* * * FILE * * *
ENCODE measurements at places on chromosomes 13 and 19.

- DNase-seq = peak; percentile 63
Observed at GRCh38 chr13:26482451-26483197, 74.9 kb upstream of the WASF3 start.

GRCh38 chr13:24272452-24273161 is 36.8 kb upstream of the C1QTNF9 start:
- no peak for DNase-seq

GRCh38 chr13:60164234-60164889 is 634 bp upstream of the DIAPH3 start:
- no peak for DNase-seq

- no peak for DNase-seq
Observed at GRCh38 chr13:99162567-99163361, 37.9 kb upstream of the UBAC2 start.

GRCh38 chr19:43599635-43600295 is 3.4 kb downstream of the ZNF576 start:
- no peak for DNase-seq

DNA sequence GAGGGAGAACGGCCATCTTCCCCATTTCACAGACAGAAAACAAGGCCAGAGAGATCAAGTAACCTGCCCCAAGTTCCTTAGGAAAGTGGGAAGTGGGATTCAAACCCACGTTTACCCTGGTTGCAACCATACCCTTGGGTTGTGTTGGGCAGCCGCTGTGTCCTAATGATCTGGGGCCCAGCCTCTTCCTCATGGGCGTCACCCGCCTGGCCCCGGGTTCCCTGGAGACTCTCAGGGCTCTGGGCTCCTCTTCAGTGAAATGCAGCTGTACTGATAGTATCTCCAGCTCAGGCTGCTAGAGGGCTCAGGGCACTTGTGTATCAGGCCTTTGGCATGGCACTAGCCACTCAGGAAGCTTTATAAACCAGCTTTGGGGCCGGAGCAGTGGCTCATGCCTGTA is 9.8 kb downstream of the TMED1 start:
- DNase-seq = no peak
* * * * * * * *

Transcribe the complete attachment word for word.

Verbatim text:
ENCODE measurements at places on chromosomes 13 and 19.

- DNase-seq = peak; percentile 63
Observed at GRCh38 chr13:26482451-26483197, 74.9 kb upstream of the WASF3 start.

GRCh38 chr13:24272452-24273161 is 36.8 kb upstream of the C1QTNF9 start:
- no peak for DNase-seq

GRCh38 chr13:60164234-60164889 is 634 bp upstream of the DIAPH3 start:
- no peak for DNase-seq

- no peak for DNase-seq
Observed at GRCh38 chr13:99162567-99163361, 37.9 kb upstream of the UBAC2 start.

GRCh38 chr19:43599635-43600295 is 3.4 kb downstream of the ZNF576 start:
- no peak for DNase-seq

DNA sequence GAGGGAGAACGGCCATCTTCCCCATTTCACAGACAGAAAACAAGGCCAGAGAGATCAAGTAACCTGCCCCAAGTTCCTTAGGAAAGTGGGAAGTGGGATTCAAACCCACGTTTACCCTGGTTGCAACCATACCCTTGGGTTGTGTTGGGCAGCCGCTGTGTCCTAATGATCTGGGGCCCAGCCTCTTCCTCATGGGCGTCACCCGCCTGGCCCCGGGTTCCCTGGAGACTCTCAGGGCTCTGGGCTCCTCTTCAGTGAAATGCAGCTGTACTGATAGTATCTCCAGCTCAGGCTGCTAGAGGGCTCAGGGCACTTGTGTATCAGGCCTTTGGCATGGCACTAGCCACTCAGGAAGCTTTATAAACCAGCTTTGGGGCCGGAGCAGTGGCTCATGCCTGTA is 9.8 kb downstream of the TMED1 start:
- DNase-seq = no peak